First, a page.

'Environmental policy to community action' : methodology and approaches in community-based environmental education programmes in Uganda

by Babikwa, Daniel J.

Abstract (Summary)
This research was conducted in Luwero, a rural district in central Uganda, over a period of three years, half of which entailed fulltime engagement in a participatory action research process with VEDCO, an indigenous NGO. The study focuses on the educational processes involved in the translation of Uganda's environmental policy into action at community level. It looks at community-based education and development activities run by VEDCO among smallholder farmers. The study addressed four objectives. For the first objective I developed a conceptual framework through a review of theories informing education in general and environmental education, adult education, community education, and community development in particular. The second objective was to conduct a situational analysis to identify contextual issues related to policy implementation at community level. The third objective was to engage in a participatory action research process with the NGO in the farming community in response to the identified contextual issues, and the fourth was to explore and comment on environmental education methods used within a community context. PRA techniques, interviews, and other participatory data collection methods were used to generate the data. The study reveals contradictions that limit NGO capacity to make appropriate use of participatory education processes in implementing policy-related training at community level. Elements in the National Plan for the Modernisation of Agriculture, for example, conflicted with the principle of sustainable development underlying the policy. VEDCO itself was changing from a social-welfare-oriented organisation into a commercial enterprise pursuing economic goals, which conflicted with its social goals. The capitalist development ideology of the donor was being adopted by VEDCO, which contradicted the goals of people-centred development. This was exacerbated by VEDCO's dependency on donor funds for its activities. Contextual issues like people's history; poverty, gender and inconsistent land policies further complicated the policy implementation processes. There were also inconsistencies in the epistemological assumptions and didactic approaches evident in the implementation. The study shows that the intended emancipatory education processes are more often supplanted by technicist methodologies. Thus, it exposes the underlying historical, ideological and epistemological tensions and contradictions within the field of education, particularly in relation to the `paradigmatic' orientations (neo-classical, liberal and socially critical/emancipatory) outlined in the literature. Conclusions are made at two levels: in relation to the study goals, of examining policy implementation at community level and in terms of the study's contribution to the understanding of current education theory in the context of sustainable development among communities.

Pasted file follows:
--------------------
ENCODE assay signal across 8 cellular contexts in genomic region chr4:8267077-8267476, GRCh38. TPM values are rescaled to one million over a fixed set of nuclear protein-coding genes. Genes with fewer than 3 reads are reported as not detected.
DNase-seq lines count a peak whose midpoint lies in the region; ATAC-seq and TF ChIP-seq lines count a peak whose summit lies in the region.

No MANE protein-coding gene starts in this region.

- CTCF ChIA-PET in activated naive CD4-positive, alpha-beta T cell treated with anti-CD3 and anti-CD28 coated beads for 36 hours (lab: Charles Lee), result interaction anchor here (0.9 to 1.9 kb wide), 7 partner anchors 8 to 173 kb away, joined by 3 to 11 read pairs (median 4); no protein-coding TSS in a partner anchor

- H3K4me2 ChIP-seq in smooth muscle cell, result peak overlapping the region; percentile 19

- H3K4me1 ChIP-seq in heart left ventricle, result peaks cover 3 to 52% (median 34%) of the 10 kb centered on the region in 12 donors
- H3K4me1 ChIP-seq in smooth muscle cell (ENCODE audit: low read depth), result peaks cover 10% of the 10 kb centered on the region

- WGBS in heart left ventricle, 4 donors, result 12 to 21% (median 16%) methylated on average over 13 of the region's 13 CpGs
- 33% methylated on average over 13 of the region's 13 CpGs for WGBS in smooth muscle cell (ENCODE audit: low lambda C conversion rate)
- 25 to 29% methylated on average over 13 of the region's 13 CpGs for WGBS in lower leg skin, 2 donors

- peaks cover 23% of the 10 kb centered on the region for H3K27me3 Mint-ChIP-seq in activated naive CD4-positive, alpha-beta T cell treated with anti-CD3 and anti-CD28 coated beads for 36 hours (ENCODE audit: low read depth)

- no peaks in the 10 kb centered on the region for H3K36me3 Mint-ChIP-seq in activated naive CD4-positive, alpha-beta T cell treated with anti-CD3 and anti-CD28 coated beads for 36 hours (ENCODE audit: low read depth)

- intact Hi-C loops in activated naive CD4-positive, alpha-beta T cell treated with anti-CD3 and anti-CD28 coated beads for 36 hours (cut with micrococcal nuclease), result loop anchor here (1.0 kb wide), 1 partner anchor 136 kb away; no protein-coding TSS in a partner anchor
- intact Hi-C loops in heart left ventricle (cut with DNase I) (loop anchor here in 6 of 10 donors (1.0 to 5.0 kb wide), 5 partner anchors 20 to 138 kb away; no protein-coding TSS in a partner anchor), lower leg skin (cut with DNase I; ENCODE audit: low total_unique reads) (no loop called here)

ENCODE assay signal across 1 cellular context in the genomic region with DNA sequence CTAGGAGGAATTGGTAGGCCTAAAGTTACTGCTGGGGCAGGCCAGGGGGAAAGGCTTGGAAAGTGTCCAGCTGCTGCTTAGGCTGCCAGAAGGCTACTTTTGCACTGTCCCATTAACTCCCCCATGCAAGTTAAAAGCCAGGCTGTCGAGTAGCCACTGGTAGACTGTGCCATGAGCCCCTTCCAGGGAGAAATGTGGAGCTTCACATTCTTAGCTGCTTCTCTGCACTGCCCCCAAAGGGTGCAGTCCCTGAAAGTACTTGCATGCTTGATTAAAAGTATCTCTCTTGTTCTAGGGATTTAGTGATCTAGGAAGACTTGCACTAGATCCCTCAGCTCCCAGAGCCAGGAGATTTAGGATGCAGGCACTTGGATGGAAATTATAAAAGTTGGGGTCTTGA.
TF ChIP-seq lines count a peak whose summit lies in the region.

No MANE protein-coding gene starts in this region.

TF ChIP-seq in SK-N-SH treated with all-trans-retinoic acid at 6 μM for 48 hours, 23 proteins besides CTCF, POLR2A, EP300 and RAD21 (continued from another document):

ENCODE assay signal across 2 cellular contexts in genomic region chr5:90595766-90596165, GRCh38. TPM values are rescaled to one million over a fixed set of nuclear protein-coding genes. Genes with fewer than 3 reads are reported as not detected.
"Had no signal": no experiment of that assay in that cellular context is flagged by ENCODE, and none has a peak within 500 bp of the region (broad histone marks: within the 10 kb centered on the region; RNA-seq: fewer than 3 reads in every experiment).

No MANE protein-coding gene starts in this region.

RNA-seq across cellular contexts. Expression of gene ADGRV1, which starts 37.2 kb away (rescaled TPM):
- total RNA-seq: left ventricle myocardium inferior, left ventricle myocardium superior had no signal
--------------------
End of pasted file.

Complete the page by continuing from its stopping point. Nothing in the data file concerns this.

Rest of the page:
Bibliographical Information:


School:Rhodes University

School Location:South Africa

Source Type:Master's Thesis



Date of Publication:01/01/2004

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